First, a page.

Musselburgh rugby club will dedicate any success in the RBS National Shield final against Dunfermline at Murrayfield tomorrow to the memory of a young up-and-coming player killed in a tragic fall from Salisbury Crags last summer.
Calum Veitch, 17, was a richly promising prospect whose brother, Craig, is included in tomorrow’s squad by Brian Hughes who himself defied medical opinion that he would spend the rest of his life in a wheelchair after suffering a broken neck playing rugby to not only walk again but develop an impressive coaching career.
It was, however, Burgh skipper James Doig who chose the build-up to the club’s first senior appearance on the international pitch to recall the contrast with the way in which this season started.
Said winger Doig, a 29-year-old maths teacher at Tranent’s Ross High School who has spent two decades with Musselburgh: “Hopefully we can make it a great day for the Veitch family.
“Not only is Craig on our bench but his dad, Robin, is continually helping out around the club particularly with refereeing duties. Calum had tremendous potential in our Colts and was a future first-team player without a doubt.
“It would be great for the Veitch family to see Craig running on to Murrayfield to help us get something positive with which to end this season.”
Coach Hughes, originally from Jedburgh, will be returning to an arena he graced back in 1984 with a Scotland Under-21 team including the likes of subsequent Lions Scott Hastings and Alan Tait.
Just over a decade later, playing for Jed-Forest against West, Hughes went into a tackle and his career ended suddenly and unexpectedly en route to a four-month stint in hospital.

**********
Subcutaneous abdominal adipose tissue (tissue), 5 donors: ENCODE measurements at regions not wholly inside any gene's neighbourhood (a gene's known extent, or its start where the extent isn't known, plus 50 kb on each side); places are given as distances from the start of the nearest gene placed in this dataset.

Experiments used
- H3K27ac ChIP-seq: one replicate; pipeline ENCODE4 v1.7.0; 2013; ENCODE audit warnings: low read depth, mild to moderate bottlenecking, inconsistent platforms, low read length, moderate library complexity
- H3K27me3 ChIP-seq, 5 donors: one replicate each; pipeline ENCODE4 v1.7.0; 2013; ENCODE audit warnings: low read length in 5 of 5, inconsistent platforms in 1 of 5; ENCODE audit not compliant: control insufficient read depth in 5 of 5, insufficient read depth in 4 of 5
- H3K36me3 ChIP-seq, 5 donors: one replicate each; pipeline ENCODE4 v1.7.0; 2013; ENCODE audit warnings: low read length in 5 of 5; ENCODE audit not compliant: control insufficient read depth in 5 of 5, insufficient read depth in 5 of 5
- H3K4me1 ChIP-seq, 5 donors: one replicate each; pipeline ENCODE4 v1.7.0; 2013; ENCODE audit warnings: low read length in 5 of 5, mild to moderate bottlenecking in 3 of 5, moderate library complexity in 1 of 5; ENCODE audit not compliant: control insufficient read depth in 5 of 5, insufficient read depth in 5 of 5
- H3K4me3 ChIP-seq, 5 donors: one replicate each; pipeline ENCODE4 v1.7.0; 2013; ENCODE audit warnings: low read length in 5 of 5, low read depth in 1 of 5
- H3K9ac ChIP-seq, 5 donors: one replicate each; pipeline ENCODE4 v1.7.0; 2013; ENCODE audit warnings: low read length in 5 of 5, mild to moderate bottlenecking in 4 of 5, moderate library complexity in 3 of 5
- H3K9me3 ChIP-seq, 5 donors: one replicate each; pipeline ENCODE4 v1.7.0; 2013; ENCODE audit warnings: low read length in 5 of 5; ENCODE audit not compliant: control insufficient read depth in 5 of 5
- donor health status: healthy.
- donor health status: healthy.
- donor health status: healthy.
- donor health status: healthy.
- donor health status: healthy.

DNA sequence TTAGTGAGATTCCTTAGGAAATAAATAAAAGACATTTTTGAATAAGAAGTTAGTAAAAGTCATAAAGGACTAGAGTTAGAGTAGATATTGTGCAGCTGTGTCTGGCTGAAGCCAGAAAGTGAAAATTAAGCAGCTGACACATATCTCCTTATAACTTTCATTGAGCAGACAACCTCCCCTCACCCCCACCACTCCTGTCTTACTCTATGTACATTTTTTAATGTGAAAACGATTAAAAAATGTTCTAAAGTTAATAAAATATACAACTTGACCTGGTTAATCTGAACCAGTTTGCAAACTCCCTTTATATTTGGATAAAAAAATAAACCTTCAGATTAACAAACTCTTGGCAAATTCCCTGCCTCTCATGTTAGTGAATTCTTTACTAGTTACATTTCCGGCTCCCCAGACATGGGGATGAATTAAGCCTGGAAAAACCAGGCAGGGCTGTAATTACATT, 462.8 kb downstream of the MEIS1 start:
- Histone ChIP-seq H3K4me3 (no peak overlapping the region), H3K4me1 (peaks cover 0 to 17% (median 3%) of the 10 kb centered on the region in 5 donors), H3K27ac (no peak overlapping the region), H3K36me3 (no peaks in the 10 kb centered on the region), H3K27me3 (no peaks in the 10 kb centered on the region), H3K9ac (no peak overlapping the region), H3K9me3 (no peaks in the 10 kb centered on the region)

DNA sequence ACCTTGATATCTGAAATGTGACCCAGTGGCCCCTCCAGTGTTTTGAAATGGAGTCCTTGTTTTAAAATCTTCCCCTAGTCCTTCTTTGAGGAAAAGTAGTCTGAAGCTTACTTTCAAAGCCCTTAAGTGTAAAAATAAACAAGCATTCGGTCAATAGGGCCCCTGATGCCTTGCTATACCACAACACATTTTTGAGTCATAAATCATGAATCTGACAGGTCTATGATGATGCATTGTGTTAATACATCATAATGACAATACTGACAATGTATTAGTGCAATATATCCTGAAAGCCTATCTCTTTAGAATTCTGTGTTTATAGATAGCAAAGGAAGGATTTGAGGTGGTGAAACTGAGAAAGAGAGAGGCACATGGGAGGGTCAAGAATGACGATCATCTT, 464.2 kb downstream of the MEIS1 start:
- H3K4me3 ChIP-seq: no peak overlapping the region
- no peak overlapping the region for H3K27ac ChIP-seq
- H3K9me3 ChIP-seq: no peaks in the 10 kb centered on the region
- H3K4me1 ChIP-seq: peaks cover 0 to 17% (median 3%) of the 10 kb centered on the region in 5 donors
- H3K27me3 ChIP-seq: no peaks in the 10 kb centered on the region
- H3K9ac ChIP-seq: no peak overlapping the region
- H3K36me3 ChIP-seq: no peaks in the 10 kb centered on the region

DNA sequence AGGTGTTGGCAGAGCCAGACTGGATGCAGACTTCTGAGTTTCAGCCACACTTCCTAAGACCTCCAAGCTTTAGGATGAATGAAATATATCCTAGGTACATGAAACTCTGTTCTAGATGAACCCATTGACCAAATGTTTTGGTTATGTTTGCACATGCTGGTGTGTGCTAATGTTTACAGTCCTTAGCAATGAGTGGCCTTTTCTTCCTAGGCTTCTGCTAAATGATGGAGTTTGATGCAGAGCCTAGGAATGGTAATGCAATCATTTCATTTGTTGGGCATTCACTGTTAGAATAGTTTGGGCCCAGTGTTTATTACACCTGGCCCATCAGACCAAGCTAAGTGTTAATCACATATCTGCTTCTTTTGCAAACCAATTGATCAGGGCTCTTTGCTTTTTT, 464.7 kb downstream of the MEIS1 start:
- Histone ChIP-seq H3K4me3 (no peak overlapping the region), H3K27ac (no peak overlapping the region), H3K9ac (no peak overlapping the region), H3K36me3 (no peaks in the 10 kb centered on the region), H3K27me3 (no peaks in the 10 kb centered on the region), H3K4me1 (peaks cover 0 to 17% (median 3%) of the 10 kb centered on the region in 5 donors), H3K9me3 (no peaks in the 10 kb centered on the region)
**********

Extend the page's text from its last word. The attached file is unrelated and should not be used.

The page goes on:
Now he is using that experience positively and says: “I was expecting to retire soon after that match on my own terms but everything changed when an opponent stepped inside my tackle causing me to place my neck on the wrong side.
“After being told I’d never walk again anything else was always going to be a bonus which is why I get such pleasure from being involved in coaching – admittedly more when we win!
“I keep stressing to the Musselburgh players to make the most of any time they have on the pitch because I didn’t know my career was about to stop just like that.
“Coaching is enjoyable but a poor excuse for playing, however, so I hope everybody makes the most of this opportunity against Dunfermline.”
While Musselburgh have southern hemisphere influence in the form of full back Liam Draycott, hooker Rory Chesham, second row Paddy Kirkland and flanker Josh Allan – all of whom pitched up at their own expense as part of an overseas travel programme – many of the rest of the side are home grown and the product of an excellent youth structure.
There is, though, a connection with nearby Queen Margaret University which has contributed James Murray, an Irishman of whom fellow winger, Doig, says: “James is definitely capable of taking centre stage at Murrayfield.
“He started off in our thirds and was quickly promoted when Brian Hughes spotted his potential to finish moves.”
Musselburgh, who have gained promotion from National League Division One, know not to take anything for granted even though they won comfortably at Dunfermline in the league.
“We were 21-6 up at home to Dunfermline and went down to a defeat which effectively cost us a title.
“That will also help motivate us tomorrow,” says Doig.